The New York Times is facing blow back from across the political spectrum over its report delving into the potential consequences of puberty blockers, which has some critics slamming the paper for finally acknowledging the concerns there are on the long-term effects they have on children while others are accusing the Times of transphobia. 

“They Paused Puberty, but Is There a Cost?” the Times asked in its headline. “Puberty blockers can ease transgender youths’ anguish and buy time to weigh options. But concerns are growing about long-term physical effects and other consequences.”

The Times reported, “As the number of adolescents who identify as transgender grows, drugs known as puberty blockers have become the first line of intervention for the youngest ones seeking medical treatment. Their use is typically framed as a safe — and reversible — way to buy time to weigh a medical transition and avoid the anguish of growing into a body that feels wrong… But as an increasing number of adolescents identify as transgender — in the United States, an estimated 300,000 ages 13 to 17 and an untold number who are younger — concerns are growing among some medical professionals about the consequences of the drugs, a New York Times examination found.”


The New York Times recently sounded the alarm with a warning that a red wave could be on the horizon, and things could quickly become “dire” for Democrats. 
(DON EMMERT/AFP via Getty Images)

The story pointed to “emerging evidence of potential harm” from puberty blockers basked on scientific papers and “interviews with more than 50 doctors and academic experts around the world.” A top concern is that suppressing estrogen and testosterone during puberty impacts bone density, something that might not be able to recover.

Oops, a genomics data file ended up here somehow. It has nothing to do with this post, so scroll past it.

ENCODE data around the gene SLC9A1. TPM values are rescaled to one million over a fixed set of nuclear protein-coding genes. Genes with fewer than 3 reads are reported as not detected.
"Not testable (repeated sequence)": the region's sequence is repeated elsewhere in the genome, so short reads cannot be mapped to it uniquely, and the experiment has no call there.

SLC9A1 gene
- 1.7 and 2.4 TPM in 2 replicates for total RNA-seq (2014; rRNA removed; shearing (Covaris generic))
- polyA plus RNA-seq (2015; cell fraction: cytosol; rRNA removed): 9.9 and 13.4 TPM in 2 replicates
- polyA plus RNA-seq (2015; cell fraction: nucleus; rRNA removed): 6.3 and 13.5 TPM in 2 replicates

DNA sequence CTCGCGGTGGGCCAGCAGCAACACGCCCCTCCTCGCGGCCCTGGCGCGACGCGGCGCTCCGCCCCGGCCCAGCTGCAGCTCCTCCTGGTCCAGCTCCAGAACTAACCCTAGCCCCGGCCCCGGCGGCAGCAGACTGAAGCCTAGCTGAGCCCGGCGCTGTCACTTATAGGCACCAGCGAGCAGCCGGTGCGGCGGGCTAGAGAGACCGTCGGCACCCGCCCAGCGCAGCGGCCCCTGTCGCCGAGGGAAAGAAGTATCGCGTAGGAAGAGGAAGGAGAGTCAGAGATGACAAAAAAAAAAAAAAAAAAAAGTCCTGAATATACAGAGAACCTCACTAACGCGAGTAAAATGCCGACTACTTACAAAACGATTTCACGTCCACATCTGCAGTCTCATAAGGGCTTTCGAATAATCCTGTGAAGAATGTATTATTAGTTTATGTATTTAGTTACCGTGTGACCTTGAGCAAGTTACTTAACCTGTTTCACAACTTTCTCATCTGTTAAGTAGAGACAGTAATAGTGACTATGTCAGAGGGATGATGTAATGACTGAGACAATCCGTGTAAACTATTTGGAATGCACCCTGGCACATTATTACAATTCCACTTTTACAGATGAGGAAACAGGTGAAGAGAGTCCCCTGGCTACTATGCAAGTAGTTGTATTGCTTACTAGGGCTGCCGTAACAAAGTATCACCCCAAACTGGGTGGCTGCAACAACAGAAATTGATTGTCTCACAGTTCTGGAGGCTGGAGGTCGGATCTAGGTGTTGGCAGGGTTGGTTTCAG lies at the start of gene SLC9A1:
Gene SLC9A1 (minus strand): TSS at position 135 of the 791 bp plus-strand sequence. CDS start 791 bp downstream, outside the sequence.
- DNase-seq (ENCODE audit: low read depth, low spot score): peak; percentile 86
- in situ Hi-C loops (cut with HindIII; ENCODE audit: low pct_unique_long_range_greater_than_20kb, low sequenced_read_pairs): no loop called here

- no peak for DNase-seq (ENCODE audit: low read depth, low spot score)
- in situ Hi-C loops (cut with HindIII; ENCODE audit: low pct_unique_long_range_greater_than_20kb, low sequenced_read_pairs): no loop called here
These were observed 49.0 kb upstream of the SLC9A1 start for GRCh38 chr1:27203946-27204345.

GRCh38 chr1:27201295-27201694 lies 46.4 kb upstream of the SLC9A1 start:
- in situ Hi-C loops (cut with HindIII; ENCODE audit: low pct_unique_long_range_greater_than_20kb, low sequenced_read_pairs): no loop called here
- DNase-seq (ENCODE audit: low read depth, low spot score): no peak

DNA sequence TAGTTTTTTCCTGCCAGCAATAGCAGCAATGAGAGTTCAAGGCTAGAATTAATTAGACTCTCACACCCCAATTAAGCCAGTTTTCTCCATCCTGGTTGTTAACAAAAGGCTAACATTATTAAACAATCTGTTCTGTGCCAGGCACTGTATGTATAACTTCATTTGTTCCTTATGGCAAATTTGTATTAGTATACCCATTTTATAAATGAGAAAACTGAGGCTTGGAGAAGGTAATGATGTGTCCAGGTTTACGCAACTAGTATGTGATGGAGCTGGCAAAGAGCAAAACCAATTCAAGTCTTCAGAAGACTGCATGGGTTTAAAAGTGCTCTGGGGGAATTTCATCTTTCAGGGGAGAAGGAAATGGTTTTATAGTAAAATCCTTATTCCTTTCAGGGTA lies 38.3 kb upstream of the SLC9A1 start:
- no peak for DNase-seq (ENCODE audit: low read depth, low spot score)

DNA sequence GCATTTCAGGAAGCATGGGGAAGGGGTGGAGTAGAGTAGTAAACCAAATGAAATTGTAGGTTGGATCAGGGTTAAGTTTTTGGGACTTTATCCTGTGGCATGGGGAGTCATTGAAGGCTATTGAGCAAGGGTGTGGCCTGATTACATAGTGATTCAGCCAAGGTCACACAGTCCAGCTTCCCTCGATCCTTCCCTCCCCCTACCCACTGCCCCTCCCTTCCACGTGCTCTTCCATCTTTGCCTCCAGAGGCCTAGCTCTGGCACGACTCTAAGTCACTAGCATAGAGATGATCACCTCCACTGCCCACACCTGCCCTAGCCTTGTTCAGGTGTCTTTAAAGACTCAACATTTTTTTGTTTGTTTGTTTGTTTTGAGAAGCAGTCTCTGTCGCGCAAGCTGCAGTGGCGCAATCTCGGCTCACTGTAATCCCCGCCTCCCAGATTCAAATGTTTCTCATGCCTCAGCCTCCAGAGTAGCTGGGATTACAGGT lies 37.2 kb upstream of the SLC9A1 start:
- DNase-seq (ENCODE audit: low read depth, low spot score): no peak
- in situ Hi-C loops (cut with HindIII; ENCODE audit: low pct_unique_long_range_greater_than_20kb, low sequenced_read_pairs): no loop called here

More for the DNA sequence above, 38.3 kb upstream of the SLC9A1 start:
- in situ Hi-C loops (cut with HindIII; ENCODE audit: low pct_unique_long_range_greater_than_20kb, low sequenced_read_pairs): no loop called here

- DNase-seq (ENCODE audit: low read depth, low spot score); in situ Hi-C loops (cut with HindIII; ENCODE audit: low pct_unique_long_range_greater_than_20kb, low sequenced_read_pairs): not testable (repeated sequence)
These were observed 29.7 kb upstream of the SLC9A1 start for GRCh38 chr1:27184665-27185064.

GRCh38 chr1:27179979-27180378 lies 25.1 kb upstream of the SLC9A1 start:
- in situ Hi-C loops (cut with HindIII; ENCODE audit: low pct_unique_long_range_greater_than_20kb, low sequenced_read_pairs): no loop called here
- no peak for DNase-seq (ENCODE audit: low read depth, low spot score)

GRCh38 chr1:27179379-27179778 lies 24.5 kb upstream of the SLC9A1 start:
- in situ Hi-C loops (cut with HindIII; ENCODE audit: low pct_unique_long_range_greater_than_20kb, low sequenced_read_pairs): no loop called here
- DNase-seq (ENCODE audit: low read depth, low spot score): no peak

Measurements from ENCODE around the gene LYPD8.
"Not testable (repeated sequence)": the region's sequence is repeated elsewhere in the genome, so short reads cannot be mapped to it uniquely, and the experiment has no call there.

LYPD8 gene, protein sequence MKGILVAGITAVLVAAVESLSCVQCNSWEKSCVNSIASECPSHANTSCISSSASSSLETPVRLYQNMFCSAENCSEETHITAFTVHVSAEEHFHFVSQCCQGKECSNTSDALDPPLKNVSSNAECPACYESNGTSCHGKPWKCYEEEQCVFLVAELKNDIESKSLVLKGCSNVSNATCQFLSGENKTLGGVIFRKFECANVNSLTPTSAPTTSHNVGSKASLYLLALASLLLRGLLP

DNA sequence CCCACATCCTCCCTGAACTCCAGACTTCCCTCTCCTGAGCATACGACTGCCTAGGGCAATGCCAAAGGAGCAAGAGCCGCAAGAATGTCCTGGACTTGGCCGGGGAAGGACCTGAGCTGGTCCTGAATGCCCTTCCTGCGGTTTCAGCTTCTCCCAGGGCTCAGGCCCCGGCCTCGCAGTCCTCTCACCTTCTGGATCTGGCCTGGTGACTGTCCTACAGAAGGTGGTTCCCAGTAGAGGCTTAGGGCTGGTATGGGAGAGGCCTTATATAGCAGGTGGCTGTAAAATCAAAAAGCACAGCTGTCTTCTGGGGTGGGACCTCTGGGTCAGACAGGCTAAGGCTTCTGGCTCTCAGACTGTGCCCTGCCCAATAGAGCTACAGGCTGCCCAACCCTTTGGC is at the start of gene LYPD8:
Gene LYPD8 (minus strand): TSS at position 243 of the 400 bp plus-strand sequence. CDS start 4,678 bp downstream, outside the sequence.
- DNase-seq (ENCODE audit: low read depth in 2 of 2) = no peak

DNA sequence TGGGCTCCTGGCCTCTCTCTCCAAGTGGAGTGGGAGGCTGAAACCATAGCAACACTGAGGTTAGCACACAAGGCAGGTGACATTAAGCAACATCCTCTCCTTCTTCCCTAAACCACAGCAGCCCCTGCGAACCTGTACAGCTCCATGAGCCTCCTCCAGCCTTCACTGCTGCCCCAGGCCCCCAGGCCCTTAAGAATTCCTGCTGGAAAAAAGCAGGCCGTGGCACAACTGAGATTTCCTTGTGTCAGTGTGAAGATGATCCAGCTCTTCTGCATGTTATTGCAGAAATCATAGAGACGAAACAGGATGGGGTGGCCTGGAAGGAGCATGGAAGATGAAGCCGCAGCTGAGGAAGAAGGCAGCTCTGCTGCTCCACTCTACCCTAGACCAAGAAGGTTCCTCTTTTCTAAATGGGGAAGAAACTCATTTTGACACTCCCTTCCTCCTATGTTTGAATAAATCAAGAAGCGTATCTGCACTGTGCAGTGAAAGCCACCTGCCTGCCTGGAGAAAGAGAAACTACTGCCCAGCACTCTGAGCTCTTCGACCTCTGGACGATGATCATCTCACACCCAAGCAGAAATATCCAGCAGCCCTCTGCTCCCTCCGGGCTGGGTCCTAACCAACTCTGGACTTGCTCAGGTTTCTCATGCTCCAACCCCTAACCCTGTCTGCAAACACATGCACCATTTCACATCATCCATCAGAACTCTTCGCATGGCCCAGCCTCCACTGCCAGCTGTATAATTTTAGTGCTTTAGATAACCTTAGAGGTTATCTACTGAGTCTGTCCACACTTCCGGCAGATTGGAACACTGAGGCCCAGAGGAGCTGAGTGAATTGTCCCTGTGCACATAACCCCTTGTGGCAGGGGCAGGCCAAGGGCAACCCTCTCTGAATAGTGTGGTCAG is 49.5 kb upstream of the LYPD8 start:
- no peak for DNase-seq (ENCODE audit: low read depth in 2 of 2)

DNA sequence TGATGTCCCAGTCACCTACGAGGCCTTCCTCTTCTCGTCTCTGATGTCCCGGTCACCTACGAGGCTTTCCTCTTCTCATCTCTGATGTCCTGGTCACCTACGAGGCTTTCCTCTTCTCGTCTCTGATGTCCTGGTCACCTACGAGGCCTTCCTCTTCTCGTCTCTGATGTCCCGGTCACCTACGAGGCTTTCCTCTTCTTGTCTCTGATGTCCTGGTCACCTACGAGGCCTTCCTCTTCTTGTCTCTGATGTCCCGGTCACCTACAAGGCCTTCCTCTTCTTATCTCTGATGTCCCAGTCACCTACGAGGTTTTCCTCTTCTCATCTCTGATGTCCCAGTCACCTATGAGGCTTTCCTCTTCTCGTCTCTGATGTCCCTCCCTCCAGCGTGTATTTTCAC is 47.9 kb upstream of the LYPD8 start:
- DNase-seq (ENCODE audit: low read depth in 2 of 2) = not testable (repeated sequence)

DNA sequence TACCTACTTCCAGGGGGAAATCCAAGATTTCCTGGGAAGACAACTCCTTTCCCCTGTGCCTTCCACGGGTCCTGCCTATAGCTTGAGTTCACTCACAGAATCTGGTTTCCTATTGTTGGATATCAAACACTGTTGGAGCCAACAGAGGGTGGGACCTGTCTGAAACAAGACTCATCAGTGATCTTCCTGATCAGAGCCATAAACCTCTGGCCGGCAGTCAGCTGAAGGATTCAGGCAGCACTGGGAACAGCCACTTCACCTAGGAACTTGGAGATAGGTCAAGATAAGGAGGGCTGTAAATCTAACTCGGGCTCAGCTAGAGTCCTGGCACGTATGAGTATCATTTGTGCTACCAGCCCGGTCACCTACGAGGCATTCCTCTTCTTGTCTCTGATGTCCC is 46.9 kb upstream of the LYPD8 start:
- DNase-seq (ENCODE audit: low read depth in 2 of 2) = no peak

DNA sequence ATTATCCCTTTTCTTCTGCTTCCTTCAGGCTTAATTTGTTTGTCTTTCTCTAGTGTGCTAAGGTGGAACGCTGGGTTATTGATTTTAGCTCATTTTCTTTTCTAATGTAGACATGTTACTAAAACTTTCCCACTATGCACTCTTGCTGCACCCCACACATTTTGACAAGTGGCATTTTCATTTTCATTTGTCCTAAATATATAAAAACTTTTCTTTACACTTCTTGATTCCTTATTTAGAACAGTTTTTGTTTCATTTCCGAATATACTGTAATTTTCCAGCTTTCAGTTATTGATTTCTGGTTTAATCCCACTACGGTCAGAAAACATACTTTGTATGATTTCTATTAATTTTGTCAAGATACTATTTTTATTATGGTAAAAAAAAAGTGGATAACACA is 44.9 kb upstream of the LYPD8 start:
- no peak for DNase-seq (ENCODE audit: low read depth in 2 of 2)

“But two studies from the analysis that tracked trans patients’ bone strength while using blockers and through the first years of sex hormone treatment found that many do not fully rebound and lag behind their peers,” the Times wrote. “That could lead to heightened risk of debilitating fractures earlier than would be expected from normal aging — in their 50s instead of 60s — and more immediate harm for patients who start treatment with already weak bones, experts say.”


The Times highlighted how countries in Europe have restricted the use of puberty blockers, juxtaposing it to the “polarized” discussion taking place in the U.S., noting it’s just Republicans pursuing bans from giving them to children. The story also offered testimonials of children who had positive and negative reactions to puberty blockers. 

The archdiocese noted how the cultural firestorm over gender has left children with atypical interests especially vulnerable to confusion by spurring "an unhealthy focus on stereotypes."

The archdiocese noted how the cultural firestorm over gender has left children with atypical interests especially vulnerable to confusion by spurring “an unhealthy focus on stereotypes.”
(Fox News )

The Times report sparked jeers from critics on social media mocking their newfound nuanced coverage of puberty blockers.

“It’s absolutely fascinating, watching the New York Times slowly, painfully course-correct on [pediatric] transition over the past several years – still a long way to go, but an awful lot better than, say, four years ago,” Helen Joyce, author of “Trans: When Ideology Meets Reality” reacted.